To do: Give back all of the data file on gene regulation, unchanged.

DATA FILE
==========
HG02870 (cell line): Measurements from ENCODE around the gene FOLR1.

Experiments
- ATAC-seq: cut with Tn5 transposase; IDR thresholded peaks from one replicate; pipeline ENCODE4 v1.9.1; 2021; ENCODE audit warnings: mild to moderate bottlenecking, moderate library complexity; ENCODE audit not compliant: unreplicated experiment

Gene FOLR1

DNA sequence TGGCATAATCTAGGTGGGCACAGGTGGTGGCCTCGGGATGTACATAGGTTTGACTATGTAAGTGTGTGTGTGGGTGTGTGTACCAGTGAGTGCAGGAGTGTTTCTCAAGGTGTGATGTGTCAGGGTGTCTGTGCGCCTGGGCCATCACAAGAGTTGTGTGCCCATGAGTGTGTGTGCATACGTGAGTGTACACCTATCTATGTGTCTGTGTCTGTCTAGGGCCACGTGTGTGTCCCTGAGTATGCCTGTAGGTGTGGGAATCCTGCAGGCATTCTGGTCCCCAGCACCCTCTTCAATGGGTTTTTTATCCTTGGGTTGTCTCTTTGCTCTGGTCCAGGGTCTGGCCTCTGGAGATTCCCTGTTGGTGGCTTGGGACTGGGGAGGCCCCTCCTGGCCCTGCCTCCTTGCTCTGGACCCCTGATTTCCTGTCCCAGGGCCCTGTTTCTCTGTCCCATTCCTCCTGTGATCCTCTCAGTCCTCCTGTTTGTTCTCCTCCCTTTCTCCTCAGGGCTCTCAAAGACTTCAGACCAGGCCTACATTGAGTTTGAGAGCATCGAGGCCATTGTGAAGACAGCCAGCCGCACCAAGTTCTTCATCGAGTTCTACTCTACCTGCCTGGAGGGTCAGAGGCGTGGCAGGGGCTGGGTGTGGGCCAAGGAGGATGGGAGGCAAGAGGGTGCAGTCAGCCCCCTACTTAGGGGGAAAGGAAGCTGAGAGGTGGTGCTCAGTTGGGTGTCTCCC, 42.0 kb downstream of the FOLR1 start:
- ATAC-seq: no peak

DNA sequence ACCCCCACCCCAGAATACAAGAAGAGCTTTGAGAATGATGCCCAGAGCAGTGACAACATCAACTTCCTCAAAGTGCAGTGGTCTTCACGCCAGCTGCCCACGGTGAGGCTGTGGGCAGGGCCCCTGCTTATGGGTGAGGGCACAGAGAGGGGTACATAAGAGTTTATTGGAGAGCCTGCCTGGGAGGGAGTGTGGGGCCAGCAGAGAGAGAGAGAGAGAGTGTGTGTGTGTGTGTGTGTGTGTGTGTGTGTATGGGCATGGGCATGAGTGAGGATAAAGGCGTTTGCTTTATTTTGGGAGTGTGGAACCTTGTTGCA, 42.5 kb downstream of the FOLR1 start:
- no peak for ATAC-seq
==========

HG02870 (cell line): Measurements from ENCODE around the gene FOLR1.

Experiments
- ATAC-seq: cut with Tn5 transposase; IDR thresholded peaks from one replicate; pipeline ENCODE4 v1.9.1; 2021; ENCODE audit warnings: mild to moderate bottlenecking, moderate library complexity; ENCODE audit not compliant: unreplicated experiment

Gene FOLR1

DNA sequence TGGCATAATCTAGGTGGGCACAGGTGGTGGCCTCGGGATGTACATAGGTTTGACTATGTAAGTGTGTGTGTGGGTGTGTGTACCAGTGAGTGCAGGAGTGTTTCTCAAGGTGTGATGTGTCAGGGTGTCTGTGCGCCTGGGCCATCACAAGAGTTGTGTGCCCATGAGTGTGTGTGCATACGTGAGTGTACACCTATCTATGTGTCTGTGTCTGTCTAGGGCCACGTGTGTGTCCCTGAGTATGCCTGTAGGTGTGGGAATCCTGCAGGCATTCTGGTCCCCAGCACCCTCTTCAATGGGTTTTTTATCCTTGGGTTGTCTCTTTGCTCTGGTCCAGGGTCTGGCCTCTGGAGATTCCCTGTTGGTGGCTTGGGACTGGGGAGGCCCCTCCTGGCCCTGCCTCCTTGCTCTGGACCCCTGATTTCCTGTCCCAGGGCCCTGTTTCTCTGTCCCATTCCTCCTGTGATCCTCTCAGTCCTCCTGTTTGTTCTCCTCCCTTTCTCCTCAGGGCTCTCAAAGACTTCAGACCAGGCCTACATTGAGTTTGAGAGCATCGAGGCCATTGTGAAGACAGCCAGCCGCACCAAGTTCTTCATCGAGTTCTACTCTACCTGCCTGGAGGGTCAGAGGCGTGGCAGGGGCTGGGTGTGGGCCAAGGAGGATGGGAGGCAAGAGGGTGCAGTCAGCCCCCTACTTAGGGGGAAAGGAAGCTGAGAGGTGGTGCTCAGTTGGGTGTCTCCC, 42.0 kb downstream of the FOLR1 start:
- ATAC-seq: no peak

DNA sequence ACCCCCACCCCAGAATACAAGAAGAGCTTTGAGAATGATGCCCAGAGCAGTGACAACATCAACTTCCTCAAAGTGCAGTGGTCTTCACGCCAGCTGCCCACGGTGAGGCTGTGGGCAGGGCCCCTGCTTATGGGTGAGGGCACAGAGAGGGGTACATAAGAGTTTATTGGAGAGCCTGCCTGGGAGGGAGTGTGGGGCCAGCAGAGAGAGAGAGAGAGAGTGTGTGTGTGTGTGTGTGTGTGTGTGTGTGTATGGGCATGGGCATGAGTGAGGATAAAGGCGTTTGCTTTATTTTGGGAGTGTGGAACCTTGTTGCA, 42.5 kb downstream of the FOLR1 start:
- no peak for ATAC-seq